We wrote about Wang Xin, founder of Meituan earlier this week, and some of you asked us “Wang Xin is definitely a survivor, but how did he survive?”
The early story of Meituan is definitely different from those of Didi, MoBike or ofo. Capital was not necessarily the biggest factor there.
Groupon’s entry into China (interestingly led by the Samwer brothers who later founded Rocket Internet) saw the mushrooming of thousands of deal sites.
Most of these deal sites are location-based listing mainly services (such as dining and SPA).
What is the challenge of being location-based? Well, you need to physically go to the shop to redeem the deals – a hussle that limits the growth.
There is a solution to that: listing goods rather than services. For example, during the mid-autumn festival users can group buy mooncakes. With the fast-growing ecommerce delivery network in China, this model seems to scale much fast than the service based model.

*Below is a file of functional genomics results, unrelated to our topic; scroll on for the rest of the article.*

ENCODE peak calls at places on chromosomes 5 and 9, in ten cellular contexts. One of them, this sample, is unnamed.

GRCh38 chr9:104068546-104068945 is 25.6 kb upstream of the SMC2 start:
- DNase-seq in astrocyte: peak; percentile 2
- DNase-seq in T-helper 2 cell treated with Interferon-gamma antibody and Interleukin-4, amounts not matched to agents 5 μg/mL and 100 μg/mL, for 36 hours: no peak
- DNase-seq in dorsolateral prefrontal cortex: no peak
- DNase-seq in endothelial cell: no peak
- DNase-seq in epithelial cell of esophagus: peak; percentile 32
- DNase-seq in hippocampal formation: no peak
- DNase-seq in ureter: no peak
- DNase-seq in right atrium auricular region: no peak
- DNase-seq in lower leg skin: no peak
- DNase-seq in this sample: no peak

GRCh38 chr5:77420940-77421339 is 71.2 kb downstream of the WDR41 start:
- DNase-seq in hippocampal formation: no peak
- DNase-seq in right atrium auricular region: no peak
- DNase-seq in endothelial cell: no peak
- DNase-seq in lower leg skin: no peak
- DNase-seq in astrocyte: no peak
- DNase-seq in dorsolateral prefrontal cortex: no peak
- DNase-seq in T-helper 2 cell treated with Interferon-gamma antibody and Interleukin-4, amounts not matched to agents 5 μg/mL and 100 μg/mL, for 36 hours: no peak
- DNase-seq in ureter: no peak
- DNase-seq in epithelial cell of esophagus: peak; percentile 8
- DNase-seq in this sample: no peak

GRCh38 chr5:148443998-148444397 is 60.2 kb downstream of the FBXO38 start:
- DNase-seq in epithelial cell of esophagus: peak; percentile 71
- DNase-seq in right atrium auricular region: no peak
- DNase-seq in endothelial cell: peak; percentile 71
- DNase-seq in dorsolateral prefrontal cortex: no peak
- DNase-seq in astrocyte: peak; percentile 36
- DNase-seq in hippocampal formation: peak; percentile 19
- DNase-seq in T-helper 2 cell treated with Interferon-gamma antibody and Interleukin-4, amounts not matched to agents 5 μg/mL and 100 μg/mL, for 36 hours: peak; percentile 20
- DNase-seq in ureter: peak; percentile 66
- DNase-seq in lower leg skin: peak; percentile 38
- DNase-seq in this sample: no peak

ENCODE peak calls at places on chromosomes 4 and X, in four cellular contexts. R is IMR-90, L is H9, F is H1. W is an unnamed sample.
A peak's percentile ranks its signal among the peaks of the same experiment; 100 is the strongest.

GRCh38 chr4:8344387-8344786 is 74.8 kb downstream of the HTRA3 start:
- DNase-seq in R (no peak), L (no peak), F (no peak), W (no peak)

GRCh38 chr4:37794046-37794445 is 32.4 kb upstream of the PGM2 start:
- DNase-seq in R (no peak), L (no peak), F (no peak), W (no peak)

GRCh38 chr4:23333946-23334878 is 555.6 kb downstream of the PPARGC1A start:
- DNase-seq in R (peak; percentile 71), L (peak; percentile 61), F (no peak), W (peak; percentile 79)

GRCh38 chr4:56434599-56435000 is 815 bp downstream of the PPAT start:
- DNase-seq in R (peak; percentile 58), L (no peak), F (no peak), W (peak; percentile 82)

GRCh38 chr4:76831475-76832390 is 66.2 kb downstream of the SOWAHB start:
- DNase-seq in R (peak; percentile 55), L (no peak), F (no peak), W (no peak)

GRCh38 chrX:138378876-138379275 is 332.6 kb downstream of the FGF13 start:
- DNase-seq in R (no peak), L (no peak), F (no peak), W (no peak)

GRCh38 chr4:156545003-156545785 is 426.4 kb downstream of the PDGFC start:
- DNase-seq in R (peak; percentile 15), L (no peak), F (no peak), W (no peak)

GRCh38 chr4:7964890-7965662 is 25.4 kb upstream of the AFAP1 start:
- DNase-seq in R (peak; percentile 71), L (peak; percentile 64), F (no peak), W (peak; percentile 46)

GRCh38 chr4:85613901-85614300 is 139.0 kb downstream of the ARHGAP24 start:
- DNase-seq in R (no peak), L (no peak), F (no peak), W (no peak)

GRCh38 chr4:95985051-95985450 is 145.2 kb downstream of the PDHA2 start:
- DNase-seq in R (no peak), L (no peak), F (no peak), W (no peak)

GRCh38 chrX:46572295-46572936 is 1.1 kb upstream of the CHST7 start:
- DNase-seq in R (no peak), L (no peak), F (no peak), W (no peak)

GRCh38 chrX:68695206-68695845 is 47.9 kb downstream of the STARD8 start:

One painful, but right, move
Most of the deal sites pivoted their model to group buy of goods. Meituan did not.
It must have been a very painful choice – seeing your competitors growing in leaps and bounds, splashing ads everywhere.
You might ask now, why didn’t Meituan do it?
Well, Wang Xin was acutely aware of the power of Taobao (Alibaba) in ecommerce. If Taobao launched a group buy service, the other competitors would simply be obliterated.
Taobao did exactly that, launching a deals site called Juhuasuan.
Meituan, who was not invested in the group buy for goods business model, escaped.
That strategic oversight, plus the real focus on operations (which is not easy at all), built up Meituan as a giant of today.
Not over yet
Alibaba is still relentlessly assaulting Meituan, through the purchase of Ele.me (food delivery service) to the massive discounts for Koubei (its service discovery service attached to Alipay app).